Times have sadly changed, and so have some mothers. A lot of fashion conscious moms can now be found in shredded shorts and custom-holed t-shirts.
Maybe a review of the basics will help make it clear why it is wrong. As politically incorrect as it might sound, it needs to be said that ripped garments are not modest clothing and should not be worn.
Not Clothing
Perhaps the first place to start is by affirming that a ripped garment is not modest clothing because it is not real clothing. This claim is guaranteed to raise a firestorm, but from a purely metaphysical perspective, it must be admitted that such garments fail to fulfill their purpose.
Most people would object that it is still clothing, but just a different kind that is more comfortable and thus makes people happier. People should do that which makes them happiest. Therefore they should wear ripped clothes so as not to worry about their appearance or condition. It is all about comfort.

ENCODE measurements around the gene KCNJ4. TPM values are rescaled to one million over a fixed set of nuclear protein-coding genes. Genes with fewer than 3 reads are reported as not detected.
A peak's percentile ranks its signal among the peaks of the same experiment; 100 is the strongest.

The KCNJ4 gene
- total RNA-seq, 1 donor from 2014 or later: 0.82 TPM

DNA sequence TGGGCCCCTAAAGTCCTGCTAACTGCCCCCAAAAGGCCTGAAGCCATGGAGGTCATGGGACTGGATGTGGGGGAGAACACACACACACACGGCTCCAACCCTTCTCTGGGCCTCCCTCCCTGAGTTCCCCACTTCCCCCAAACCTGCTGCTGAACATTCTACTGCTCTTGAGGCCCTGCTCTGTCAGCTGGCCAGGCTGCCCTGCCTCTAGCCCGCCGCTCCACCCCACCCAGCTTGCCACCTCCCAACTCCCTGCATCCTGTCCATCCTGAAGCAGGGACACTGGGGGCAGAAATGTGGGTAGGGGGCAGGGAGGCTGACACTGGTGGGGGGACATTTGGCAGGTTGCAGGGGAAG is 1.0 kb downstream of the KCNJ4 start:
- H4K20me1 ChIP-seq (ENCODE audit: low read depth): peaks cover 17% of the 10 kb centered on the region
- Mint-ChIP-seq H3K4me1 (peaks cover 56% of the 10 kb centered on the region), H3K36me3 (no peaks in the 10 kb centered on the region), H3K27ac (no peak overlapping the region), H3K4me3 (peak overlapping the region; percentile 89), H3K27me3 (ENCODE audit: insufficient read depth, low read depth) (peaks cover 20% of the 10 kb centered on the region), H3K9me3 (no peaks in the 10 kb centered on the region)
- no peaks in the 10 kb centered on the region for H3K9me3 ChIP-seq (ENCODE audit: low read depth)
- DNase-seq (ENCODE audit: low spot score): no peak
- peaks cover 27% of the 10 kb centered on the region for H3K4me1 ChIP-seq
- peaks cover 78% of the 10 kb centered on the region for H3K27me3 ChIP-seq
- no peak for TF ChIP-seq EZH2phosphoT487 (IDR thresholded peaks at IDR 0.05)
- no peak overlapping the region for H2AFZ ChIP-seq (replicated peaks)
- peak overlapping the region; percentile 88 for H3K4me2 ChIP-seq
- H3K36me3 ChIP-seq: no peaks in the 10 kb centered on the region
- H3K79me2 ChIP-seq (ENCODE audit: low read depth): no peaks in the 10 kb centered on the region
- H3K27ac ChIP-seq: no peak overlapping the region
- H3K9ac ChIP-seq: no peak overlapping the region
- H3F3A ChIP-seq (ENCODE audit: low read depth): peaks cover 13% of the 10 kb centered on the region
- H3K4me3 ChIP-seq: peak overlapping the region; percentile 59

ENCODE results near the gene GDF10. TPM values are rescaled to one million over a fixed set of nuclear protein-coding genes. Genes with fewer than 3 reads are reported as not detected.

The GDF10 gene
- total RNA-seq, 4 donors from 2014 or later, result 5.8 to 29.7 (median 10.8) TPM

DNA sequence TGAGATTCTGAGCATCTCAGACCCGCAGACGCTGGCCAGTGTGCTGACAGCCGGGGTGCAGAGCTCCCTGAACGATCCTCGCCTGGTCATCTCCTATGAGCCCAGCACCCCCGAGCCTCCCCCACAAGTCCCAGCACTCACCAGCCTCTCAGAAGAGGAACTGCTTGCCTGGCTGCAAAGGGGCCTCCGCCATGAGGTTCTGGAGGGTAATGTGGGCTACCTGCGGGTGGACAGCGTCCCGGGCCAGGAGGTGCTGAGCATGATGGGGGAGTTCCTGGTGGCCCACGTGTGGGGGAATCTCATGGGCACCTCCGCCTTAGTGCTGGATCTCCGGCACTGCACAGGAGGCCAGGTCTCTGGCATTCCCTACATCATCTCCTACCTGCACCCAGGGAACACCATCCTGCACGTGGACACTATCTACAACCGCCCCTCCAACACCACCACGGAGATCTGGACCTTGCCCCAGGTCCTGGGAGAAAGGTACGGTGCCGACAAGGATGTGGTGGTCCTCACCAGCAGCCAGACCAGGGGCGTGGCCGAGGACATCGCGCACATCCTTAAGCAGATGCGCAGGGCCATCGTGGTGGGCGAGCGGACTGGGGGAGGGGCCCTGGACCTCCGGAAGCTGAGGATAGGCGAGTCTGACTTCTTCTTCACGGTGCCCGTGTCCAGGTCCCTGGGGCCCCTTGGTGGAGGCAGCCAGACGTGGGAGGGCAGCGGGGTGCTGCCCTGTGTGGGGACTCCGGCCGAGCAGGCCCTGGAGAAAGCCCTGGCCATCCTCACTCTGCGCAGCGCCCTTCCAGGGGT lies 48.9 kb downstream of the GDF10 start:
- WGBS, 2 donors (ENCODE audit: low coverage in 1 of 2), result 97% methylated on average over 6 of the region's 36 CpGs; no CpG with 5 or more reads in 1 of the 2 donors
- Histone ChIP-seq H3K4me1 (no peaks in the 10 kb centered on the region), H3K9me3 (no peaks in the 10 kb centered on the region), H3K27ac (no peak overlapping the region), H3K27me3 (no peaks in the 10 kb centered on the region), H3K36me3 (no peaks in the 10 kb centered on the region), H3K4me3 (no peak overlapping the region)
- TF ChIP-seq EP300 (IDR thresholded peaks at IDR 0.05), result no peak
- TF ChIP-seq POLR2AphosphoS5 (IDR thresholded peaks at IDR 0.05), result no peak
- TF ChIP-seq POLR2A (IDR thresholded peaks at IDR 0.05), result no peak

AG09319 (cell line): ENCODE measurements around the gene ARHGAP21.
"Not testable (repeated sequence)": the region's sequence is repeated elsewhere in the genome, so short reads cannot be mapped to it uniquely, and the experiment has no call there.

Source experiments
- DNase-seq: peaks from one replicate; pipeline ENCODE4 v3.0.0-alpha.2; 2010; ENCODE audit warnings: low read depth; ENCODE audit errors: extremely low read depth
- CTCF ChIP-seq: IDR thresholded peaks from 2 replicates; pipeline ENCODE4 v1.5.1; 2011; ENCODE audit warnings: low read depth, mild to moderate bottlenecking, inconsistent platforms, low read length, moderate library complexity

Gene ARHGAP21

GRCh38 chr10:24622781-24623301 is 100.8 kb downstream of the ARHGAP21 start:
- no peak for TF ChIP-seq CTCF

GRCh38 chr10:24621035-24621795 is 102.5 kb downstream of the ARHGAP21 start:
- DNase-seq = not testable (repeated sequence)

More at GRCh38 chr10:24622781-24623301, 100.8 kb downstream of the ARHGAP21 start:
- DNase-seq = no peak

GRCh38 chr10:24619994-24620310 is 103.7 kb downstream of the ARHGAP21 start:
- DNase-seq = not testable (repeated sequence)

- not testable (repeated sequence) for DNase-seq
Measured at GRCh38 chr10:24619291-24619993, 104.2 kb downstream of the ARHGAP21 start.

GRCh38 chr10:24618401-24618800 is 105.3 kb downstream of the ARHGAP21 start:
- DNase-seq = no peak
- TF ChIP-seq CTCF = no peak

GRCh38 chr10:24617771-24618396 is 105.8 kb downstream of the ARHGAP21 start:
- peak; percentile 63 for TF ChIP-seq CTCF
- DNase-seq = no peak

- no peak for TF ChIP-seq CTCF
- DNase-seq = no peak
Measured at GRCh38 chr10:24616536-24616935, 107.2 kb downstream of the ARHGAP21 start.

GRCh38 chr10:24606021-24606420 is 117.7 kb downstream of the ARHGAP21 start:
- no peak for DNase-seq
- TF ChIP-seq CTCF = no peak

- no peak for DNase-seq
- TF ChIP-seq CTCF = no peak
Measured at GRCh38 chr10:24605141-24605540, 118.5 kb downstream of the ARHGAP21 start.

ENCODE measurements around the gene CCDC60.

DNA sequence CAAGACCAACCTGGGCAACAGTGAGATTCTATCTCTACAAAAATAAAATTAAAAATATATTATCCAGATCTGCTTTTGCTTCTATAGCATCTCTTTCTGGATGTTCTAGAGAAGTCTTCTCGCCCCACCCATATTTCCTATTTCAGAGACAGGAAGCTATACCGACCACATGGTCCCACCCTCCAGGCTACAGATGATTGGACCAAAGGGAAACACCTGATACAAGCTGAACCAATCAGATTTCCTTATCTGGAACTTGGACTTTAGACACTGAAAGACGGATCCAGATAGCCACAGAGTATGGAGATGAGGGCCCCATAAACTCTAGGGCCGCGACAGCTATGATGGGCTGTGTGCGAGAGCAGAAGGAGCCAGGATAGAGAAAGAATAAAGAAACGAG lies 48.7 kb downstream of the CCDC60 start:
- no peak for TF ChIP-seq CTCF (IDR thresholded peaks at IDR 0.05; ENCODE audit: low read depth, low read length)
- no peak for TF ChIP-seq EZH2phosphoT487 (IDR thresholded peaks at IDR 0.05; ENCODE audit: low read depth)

While clothing should be comfortable, the purpose of clothing is not comfort but protection. Clothing exists to protect and adorn the body and modesty of the person. To claim that comfort is the purpose of clothing is like saying tastiness, not nutrition, is the purpose of food. It is like saying relaxation, not rejuvenation, is the purpose of sleep.
Working Against Clothing’s Purpose
Thus, when a fashion designer carefully crafts a garment with a hole in a place where it would naturally appear through wear, he is making clothes that deliberately expose to risk the places which need the most protection. When that same designer put holes in sexually suggestive places, he is once again working against clothing’s purpose of shielding modesty.